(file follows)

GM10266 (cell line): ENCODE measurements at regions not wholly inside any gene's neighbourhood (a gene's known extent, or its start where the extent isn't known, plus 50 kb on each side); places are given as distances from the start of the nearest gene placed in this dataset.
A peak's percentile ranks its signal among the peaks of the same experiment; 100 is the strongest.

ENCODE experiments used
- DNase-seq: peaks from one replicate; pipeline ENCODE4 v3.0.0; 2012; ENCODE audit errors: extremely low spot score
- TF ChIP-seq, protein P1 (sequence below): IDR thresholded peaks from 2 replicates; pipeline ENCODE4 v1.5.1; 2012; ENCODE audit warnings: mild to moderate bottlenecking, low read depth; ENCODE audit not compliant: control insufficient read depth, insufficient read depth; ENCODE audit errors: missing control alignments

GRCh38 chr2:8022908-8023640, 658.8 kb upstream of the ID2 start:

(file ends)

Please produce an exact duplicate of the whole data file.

GM10266 (cell line): ENCODE measurements at regions not wholly inside any gene's neighbourhood (a gene's known extent, or its start where the extent isn't known, plus 50 kb on each side); places are given as distances from the start of the nearest gene placed in this dataset.
A peak's percentile ranks its signal among the peaks of the same experiment; 100 is the strongest.

ENCODE experiments used
- DNase-seq: peaks from one replicate; pipeline ENCODE4 v3.0.0; 2012; ENCODE audit errors: extremely low spot score
- TF ChIP-seq, protein P1 (sequence below): IDR thresholded peaks from 2 replicates; pipeline ENCODE4 v1.5.1; 2012; ENCODE audit warnings: mild to moderate bottlenecking, low read depth; ENCODE audit not compliant: control insufficient read depth, insufficient read depth; ENCODE audit errors: missing control alignments

GRCh38 chr2:8022908-8023640, 658.8 kb upstream of the ID2 start: